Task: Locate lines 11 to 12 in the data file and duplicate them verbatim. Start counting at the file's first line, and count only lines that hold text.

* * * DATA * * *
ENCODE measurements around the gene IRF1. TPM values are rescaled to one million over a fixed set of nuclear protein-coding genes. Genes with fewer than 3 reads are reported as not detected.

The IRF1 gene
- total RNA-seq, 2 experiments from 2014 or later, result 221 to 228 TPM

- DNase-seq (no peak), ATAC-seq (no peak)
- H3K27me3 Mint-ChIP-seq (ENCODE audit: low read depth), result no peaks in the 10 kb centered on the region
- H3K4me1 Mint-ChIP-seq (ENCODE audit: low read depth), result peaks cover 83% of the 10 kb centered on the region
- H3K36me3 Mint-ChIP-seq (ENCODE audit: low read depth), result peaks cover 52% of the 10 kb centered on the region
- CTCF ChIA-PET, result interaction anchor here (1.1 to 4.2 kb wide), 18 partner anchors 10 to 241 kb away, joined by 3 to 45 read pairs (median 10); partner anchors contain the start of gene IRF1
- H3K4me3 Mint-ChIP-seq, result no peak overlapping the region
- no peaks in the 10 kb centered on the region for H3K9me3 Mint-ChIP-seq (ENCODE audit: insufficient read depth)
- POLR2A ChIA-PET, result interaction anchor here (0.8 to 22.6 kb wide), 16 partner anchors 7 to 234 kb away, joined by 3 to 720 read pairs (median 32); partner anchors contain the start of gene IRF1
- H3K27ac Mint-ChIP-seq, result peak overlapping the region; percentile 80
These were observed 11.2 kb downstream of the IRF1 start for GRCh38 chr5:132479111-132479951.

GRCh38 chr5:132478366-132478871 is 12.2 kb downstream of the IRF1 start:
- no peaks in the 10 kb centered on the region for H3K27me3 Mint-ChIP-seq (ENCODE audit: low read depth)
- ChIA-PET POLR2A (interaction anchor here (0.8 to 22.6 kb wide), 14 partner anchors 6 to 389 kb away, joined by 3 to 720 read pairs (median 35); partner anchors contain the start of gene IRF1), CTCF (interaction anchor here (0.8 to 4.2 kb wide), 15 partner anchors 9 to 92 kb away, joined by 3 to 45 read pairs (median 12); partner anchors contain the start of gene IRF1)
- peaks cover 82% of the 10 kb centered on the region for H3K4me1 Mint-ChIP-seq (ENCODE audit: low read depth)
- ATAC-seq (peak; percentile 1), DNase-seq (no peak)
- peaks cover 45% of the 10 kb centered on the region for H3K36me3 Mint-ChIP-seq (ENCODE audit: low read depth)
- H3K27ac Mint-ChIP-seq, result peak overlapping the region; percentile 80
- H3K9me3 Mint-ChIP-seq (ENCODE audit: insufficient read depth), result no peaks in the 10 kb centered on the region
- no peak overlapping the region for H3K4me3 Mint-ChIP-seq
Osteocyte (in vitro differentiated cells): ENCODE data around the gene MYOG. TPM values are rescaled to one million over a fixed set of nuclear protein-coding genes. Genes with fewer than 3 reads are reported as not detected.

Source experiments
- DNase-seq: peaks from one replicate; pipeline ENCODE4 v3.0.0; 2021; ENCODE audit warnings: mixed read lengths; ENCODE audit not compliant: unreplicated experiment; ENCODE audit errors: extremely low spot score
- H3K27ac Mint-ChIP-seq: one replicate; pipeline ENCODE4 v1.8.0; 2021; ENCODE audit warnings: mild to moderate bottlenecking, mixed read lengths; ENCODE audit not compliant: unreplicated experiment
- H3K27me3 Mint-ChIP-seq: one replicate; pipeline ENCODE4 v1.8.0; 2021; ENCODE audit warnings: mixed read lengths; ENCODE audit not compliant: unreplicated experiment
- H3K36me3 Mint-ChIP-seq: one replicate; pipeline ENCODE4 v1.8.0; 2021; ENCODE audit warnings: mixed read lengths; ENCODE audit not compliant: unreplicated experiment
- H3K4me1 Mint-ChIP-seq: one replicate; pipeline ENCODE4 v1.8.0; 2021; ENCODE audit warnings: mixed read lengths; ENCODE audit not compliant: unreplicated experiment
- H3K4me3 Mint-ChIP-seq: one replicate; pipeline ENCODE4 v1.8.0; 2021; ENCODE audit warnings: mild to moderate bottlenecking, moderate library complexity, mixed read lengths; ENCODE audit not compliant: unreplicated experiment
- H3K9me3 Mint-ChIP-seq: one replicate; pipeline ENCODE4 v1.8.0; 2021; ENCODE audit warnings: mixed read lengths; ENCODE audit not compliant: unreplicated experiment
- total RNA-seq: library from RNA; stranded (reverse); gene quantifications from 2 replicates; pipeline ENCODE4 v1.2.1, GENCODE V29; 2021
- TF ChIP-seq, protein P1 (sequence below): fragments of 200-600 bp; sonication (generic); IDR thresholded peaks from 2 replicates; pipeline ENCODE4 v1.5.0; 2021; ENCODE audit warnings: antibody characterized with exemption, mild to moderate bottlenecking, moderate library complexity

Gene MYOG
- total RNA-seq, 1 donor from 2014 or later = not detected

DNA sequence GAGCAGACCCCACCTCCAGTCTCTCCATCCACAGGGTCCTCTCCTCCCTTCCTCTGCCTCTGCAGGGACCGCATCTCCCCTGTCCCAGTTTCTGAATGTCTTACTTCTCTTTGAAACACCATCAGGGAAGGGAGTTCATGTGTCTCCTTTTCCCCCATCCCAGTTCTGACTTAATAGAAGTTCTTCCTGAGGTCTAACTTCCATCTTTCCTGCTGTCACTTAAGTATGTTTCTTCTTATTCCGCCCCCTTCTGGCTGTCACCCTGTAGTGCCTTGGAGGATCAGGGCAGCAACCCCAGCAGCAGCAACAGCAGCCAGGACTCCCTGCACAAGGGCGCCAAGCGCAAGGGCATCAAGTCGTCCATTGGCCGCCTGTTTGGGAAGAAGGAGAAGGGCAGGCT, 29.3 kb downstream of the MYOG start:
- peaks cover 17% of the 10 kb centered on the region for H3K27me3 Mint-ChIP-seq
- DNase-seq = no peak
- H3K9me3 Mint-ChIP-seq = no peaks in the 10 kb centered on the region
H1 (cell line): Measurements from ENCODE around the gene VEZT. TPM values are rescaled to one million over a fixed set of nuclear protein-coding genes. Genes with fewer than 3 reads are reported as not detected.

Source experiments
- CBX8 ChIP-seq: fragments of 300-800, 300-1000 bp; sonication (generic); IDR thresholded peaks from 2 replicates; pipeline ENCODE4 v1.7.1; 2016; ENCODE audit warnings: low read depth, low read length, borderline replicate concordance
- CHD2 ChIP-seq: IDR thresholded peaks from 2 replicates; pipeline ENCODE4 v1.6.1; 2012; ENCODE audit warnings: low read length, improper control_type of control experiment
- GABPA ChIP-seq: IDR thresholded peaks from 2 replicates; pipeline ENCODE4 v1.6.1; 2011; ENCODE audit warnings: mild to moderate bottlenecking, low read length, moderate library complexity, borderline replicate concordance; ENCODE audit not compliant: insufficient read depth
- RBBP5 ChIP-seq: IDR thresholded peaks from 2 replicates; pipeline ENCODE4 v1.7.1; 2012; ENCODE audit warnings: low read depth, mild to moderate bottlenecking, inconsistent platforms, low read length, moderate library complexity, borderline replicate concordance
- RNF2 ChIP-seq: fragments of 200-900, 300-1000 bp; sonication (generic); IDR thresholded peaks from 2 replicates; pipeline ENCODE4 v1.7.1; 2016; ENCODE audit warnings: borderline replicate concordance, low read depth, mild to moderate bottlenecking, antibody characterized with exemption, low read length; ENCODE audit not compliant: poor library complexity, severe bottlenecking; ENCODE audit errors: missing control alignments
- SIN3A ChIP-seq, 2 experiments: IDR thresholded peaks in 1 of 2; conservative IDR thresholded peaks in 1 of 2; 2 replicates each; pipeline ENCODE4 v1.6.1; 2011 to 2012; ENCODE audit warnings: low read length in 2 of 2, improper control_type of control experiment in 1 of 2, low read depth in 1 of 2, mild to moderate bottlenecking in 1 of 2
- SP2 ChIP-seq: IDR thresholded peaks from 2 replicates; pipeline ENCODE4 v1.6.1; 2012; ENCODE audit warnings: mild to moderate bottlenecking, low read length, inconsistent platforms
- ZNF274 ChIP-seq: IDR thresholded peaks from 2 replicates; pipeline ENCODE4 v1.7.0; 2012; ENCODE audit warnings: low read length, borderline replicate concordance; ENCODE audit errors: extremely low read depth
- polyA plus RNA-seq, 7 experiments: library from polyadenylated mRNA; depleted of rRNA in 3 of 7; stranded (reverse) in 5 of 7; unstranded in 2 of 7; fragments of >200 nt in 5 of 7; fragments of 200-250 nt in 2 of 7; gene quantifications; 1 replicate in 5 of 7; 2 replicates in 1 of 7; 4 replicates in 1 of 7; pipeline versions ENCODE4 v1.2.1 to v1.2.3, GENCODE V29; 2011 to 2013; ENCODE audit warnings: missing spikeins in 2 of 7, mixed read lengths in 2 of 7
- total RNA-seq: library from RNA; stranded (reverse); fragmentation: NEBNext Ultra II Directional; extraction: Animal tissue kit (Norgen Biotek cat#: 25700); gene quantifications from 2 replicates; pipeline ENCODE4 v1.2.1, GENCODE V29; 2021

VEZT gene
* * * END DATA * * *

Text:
- POLR2A ChIA-PET, result interaction anchor here (0.8 to 22.6 kb wide), 16 partner anchors 7 to 234 kb away, joined by 3 to 720 read pairs (median 32); partner anchors contain the start of gene IRF1
- H3K27ac Mint-ChIP-seq, result peak overlapping the region; percentile 80